Tuesday, May 19, 2009

Who is the "Public" in PBS?

I grew up with PBS.

On those glorious days as a kid when I was ill enough not to go to school but well enough not to sleep all day, I'd turn on the ol' TV to Channel 10 and watch the likes of Sesame Street, 3-2-1 Contact, Electric Company and the other shows our local Public Broadcasting Service station aired.

My one regret now that I have children of my own is that in our decision not to have television in the house, our kids aren't getting the same exposure to the same PBS programming I enjoyed as a kid.

But in reading this story this morning, I have to wonder, who indeed is the Public in PBS?

The Deseret News reports that KBYU in Provo may lose its PBS affiliation because the station airs religious programming. Programming, mind you, that the station produces itself and gears towards a public audience generally receptive to its religious content. PBS itself, in evaluating its affiliates, seems ready to implement a 1985 statue banning PBS funding for stations that broadcast shows that are partisan, commercial, or sectarian.

Would this rule ban the broadcast of Sesame Street? True, the Children's Television Workshop, which has produced the show since the 1970s, is a non-profit organization, but considering the number of Sasame Street-themed books, videos, baby folderol and other junk one can buy, one could clearly argue that the show is commercial even if it's not pushing any products. To say otherwise is to argue that Elmo or Big Bird could be taped and broadcast sipping Cokes or Pepsis and that would be okay under PBS rules as long as they're not facing the camera and saying things like "Buy this soft drink."

Our local PBS affiliate used to air "The Frugal Gourmet," starring Jeff Smith. I loved watching this show with my father, who eagerly bought the cookbooks Smith hawked directly on the show. Sure, he didn't do it every episode, but I remember several occasions when the book was there, and that Smith mentioned it. Does that not qualify this show as commercial, and shouldn't any PBS affiliate that airs it lose its affiliation as well?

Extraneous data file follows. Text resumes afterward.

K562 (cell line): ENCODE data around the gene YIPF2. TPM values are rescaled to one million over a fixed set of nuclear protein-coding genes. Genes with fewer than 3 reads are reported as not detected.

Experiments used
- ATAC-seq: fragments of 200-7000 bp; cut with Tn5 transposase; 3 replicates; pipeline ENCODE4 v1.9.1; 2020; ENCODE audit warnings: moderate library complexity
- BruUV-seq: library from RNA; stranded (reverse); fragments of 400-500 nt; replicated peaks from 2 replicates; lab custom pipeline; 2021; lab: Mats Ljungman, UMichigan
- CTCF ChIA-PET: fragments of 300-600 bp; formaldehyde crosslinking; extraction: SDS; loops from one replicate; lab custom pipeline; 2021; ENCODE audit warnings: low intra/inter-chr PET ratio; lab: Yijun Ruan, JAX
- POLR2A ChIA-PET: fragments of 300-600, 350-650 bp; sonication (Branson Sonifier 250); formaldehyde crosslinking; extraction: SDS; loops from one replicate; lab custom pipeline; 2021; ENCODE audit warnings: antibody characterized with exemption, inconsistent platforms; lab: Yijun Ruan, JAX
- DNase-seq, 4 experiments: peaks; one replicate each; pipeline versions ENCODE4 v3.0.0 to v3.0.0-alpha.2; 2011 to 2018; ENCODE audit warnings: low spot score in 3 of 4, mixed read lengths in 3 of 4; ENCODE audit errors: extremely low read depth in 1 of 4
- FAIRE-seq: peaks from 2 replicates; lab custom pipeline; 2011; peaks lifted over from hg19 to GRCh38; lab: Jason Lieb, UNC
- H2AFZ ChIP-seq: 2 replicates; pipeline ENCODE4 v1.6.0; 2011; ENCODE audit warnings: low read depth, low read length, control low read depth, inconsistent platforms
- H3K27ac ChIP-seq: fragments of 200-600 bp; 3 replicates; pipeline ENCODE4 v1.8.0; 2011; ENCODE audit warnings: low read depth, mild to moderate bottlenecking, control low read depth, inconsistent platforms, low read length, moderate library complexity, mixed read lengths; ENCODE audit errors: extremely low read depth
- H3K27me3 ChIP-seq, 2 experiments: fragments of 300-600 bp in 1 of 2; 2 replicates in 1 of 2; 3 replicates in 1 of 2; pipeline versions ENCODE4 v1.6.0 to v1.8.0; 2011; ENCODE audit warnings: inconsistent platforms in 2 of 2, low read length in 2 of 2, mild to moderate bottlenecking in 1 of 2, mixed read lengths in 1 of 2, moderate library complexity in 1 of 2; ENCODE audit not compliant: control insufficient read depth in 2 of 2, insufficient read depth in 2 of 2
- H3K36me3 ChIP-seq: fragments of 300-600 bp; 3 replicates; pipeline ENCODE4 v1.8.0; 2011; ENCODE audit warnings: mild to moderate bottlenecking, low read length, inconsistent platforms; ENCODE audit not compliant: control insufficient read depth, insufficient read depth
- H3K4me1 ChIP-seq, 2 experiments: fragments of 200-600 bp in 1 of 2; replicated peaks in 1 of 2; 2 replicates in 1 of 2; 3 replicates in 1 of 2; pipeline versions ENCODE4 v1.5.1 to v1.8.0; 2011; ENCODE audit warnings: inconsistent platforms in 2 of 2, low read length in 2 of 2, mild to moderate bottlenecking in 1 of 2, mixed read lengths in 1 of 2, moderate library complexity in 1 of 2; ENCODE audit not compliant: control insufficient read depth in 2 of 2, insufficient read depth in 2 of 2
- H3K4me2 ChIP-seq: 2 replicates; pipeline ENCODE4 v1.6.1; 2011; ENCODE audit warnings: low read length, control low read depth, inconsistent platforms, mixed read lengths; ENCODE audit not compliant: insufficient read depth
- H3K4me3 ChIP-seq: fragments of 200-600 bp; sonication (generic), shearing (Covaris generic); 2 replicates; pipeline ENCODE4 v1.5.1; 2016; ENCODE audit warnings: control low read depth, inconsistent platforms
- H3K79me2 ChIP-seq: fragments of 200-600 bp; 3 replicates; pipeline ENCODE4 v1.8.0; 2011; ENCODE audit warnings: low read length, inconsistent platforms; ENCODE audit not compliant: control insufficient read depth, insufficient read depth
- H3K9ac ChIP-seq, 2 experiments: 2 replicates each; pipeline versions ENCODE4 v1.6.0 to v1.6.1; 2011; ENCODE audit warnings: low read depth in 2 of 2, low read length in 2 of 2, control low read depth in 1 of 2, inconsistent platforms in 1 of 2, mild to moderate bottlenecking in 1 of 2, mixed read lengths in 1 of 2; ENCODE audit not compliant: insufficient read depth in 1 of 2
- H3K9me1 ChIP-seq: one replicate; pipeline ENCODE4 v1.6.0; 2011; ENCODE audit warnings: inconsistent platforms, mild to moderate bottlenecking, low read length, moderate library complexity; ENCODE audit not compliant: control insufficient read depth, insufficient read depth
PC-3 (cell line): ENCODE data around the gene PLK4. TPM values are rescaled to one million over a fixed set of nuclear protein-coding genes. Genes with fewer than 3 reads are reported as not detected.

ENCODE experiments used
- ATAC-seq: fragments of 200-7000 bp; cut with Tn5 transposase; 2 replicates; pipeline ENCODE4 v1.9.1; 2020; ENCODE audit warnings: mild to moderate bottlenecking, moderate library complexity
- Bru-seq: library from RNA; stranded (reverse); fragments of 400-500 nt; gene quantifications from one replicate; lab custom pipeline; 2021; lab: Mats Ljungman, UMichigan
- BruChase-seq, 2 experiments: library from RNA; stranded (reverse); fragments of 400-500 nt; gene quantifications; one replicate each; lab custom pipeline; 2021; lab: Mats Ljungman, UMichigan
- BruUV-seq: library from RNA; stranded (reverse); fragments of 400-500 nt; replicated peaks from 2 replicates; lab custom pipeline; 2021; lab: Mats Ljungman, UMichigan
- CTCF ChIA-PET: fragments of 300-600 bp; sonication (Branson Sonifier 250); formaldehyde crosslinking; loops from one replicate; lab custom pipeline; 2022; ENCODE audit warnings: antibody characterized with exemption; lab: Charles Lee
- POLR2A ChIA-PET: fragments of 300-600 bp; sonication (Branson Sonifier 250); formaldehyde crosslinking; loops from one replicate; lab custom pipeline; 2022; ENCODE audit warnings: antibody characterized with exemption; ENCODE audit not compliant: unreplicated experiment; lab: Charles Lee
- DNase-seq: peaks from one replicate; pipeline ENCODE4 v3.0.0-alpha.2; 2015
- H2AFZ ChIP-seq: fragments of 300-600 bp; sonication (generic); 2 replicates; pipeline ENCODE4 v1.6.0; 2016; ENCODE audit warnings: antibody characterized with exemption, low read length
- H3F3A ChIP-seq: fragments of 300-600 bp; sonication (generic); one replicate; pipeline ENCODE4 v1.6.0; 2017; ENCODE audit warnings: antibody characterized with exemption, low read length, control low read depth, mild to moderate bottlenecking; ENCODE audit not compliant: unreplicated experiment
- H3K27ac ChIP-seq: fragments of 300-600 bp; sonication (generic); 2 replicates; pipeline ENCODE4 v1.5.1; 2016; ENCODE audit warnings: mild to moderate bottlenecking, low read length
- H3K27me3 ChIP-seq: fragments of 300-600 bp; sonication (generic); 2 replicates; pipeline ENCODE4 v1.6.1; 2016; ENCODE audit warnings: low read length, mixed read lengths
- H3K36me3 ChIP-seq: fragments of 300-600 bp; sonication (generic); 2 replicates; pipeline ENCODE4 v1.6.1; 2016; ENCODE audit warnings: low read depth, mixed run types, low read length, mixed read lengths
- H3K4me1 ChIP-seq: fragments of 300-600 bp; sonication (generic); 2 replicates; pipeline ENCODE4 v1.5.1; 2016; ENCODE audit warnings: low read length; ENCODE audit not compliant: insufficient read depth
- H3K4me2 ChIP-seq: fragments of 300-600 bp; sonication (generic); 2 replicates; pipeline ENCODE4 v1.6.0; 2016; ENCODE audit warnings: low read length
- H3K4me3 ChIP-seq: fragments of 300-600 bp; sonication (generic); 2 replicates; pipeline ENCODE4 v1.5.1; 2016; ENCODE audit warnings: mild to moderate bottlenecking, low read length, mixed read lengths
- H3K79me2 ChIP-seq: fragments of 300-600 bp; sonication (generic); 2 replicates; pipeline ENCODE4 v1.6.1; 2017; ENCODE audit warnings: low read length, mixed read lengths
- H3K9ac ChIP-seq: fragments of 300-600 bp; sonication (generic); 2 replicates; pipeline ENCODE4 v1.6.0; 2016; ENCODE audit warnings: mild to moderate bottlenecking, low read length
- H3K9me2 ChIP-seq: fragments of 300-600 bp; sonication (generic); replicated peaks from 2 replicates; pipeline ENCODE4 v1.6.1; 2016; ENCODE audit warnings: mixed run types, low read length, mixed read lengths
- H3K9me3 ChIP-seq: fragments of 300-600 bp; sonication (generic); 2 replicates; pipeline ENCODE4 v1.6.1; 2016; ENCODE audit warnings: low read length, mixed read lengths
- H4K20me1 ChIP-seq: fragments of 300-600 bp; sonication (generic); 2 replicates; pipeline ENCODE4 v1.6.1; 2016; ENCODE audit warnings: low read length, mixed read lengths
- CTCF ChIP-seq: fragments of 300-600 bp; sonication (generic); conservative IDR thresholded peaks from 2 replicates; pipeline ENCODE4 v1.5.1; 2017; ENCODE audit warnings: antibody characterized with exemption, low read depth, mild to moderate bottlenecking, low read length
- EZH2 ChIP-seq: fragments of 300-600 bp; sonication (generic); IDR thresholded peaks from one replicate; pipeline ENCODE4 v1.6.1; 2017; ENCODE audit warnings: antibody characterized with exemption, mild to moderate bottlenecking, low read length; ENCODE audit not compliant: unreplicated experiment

I'd be curios to hear if this same rule applies to National Public Radio, an entity which is hardly a bastion of non-partisan news and feature reporting. And with PBS stations airing the likes of Bill Moyers, the partisan objectivity of public television is also in question.

The problem with making rules like this is that you have people like me who parse them. Apply the rule to one, and, by golly, you have to apply it to all. Is PBS willing to take this punishment further and do a bit more than strafe at its affiliates, like LDS Church-owned KBYU and Howard University-owned WHUT, which dares air a Catholic Mass weekly for shut-ins, because of their sectarian programming which, by all accounts, is serving its intended public audience? Or is the rule going to be harshly applied for sectarian reasons while the rest of the rules get just a simple navel-gazing?

I'm not a betting man, but if I were, I'd be putting money in my belly button about now.

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